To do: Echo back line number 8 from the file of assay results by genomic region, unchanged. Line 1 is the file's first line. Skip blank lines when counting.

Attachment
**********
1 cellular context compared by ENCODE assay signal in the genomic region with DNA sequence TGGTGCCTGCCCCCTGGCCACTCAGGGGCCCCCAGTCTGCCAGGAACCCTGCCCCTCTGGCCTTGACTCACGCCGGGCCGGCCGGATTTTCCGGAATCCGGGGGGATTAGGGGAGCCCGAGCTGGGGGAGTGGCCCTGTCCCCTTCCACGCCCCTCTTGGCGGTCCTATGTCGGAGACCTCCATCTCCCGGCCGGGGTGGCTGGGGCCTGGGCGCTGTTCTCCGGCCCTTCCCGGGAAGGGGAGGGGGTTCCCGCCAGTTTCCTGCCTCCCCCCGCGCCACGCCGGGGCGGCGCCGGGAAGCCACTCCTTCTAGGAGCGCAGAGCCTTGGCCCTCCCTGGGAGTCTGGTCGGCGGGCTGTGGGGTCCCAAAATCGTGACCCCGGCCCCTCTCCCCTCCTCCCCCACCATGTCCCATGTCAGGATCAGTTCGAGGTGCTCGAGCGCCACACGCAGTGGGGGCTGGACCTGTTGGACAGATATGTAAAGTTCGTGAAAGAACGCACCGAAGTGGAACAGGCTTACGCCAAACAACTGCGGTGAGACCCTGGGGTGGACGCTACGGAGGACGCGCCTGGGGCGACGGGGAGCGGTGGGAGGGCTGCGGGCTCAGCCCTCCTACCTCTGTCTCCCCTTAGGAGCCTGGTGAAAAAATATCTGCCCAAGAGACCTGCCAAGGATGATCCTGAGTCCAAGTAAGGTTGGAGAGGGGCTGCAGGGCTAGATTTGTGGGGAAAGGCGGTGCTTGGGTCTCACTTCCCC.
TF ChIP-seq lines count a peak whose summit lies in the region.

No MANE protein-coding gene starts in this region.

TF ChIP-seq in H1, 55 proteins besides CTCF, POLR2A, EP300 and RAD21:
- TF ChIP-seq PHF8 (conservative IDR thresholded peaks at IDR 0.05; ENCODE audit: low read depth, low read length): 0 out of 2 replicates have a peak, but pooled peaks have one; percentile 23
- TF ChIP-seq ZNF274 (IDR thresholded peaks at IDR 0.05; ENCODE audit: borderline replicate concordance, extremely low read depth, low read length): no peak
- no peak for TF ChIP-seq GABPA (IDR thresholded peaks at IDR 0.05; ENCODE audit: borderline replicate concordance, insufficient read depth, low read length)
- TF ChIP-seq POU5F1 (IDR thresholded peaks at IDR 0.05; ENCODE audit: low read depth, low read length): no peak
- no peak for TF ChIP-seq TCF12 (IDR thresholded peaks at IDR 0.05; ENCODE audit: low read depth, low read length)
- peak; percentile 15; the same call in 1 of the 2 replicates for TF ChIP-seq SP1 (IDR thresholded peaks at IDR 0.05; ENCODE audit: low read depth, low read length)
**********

- TF ChIP-seq POU5F1 (IDR thresholded peaks at IDR 0.05; ENCODE audit: low read depth, low read length): no peak